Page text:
After-school study hall helps students shrink homework
Prinicipal: Grades improving
Ashton Grund likes to play outside after school.
The Dudley Elementary fifth grader figures that if he finishes his homework during an after-school study hall offered at the school, he’ll have more time to enjoy the outdoors when he gets home.For five years, Dudley has offered an after-school study hall .
In the beginning, it was to help students who were falling behind with homework.
“We were battling things not getting done,” said elementary principal Jim Widdifield. “It was less of a discipline problem.”
Widdifield said the time after school is more individualized for students. They receive extra help with homework, much like access time for junior and senior highers who go in before school to see teachers.
Grades have improved, he said, because students are completing their assignments.
Monday through Thursday, kids gather for half an hour in two classrooms after the dismissal bell rings.
One group consists of fourth and fifth graders and the other is sixth graders.
On average, he said 15-20 kids attend the after-school study hall, the bulk are referrals from teachers although numbers are growing from students who just want to get their homework done.
Grund, who was working on contractions one day after school, is an example.
He said his parents told him to go to the after-school class.
“I get more help with my work,” he said. “And then I have more time to play when I get home.”
Allyson Atteberry likes the study hall because it helps her get her homework done on time.
She usually needs help with grammar and sometimes social studies but not math.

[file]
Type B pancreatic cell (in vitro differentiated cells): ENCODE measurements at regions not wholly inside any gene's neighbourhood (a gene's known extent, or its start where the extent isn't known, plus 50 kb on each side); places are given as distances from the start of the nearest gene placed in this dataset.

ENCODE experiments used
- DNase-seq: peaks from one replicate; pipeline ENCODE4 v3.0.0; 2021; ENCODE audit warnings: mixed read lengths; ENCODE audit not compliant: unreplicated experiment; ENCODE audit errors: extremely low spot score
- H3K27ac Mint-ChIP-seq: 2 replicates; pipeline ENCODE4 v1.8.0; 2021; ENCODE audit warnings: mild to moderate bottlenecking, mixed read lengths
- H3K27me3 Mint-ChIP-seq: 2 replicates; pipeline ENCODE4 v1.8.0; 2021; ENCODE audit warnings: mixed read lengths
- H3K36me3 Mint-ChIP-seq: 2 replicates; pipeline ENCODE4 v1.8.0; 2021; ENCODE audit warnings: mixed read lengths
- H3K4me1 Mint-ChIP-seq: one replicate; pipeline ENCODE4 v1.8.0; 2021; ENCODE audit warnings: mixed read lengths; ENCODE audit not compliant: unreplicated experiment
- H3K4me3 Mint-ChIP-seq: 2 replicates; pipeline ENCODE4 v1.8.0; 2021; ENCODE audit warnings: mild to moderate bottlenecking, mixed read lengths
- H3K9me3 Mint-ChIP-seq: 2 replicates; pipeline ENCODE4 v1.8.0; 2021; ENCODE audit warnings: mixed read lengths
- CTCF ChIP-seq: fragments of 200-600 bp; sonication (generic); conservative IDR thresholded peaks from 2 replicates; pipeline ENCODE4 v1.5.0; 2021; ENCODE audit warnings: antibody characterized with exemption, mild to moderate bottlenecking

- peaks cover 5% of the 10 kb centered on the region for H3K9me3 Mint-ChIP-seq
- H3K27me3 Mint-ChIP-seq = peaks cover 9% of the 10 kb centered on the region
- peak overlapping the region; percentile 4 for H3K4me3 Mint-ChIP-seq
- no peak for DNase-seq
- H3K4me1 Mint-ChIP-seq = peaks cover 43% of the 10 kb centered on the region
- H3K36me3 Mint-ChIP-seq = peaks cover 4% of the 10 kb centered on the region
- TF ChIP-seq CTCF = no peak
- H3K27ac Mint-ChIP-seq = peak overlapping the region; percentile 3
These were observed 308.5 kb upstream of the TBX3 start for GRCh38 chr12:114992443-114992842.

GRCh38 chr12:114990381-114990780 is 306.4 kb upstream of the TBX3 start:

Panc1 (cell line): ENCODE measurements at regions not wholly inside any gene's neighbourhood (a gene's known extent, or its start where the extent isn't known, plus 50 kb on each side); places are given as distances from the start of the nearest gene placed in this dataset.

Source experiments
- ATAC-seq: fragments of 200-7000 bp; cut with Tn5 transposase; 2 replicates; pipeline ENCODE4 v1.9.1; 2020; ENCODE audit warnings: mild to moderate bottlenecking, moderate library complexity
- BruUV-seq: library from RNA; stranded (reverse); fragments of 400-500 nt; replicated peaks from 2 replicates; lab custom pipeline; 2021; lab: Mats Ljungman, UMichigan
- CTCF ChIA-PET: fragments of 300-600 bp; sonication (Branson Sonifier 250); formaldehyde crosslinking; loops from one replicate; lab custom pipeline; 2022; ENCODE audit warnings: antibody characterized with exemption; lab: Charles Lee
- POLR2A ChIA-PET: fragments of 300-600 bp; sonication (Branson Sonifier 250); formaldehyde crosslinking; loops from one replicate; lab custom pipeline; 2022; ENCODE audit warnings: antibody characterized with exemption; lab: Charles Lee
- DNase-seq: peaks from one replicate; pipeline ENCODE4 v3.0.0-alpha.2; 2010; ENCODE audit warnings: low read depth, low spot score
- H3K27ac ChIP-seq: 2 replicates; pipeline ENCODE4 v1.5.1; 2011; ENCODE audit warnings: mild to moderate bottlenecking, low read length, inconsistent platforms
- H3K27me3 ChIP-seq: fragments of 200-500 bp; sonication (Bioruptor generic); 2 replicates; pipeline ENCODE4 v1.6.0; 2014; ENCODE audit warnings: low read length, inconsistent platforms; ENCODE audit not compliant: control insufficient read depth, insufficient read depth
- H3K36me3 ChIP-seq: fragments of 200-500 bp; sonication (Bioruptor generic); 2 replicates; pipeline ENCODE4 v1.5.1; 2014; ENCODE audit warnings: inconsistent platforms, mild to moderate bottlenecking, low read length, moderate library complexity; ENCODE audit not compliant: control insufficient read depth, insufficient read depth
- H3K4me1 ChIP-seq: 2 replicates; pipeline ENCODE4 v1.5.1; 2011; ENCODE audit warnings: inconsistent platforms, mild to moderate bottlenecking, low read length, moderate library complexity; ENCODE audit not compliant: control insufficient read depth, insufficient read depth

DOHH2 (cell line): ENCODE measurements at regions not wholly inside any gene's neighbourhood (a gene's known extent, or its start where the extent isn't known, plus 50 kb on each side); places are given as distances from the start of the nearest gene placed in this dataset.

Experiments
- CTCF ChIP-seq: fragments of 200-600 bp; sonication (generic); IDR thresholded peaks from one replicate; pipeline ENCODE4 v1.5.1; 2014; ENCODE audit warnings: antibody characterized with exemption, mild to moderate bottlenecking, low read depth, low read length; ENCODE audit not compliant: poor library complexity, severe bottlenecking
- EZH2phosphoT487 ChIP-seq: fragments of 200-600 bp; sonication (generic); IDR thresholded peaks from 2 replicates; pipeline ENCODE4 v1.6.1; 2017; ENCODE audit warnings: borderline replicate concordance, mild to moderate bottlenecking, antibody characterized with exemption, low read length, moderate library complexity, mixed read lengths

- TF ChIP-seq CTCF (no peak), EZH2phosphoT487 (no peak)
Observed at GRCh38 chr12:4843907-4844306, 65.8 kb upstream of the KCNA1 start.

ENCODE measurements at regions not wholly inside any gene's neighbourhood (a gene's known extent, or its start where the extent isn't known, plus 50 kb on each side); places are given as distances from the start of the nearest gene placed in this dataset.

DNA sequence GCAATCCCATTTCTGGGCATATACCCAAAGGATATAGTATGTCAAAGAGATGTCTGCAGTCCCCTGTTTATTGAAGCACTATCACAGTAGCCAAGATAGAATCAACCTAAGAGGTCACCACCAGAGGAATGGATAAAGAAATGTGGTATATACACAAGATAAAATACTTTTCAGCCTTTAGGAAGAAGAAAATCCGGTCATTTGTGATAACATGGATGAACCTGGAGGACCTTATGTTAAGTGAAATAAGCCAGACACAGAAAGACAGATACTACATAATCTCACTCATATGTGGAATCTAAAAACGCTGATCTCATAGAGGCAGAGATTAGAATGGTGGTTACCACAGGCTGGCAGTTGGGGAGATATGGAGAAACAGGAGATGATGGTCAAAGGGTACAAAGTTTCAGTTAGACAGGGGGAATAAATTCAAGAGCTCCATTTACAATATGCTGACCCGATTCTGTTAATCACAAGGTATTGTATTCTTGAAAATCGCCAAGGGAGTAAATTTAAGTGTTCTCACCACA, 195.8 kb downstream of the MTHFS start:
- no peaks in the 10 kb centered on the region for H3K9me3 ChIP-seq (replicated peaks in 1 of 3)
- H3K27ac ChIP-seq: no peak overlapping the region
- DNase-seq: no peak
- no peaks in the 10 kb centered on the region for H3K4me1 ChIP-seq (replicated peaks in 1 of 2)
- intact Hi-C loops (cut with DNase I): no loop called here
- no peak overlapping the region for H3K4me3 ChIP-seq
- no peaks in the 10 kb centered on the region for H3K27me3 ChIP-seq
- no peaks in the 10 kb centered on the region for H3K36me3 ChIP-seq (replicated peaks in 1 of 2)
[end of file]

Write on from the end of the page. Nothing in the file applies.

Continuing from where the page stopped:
“That’s my favorite subject,” Atteberry said with a smile.
Fifth-grade teacher Barb Hicken said the study hall offers another way to help kids.
“If a child is late getting homework in, this gives them a head start and jump into the next day,” Hicken said.
Emily Johnson, a fourth grader, said the study hall is especially helpful when she has a lot of homework.
“It lowers the whole big job of stuff down to little stuff,” Johnson said. “It makes it more manageable.”
Johnson said she usually attends every day on her own although she sometimes goes in because of a teacher referral because “it’s difficult at times to pay attention in class.”
After school, she said she gets personalized attention mostly in math but sometimes in reading and spelling.
Her favorite subject?
- Avenue I to get more sidewalk
- Wellness Center decision after budget workshop
- Airport Authority wants board member removed
- Eagle football looks to repeat last year’s success
- Rural Poll finds insights on rural Nebraskans’ activism
- Soybean farmers observe, evaluate work of checkoff
- District 20 enrollment creeps up
- Coaches remain confident after 15-4 loss to McCook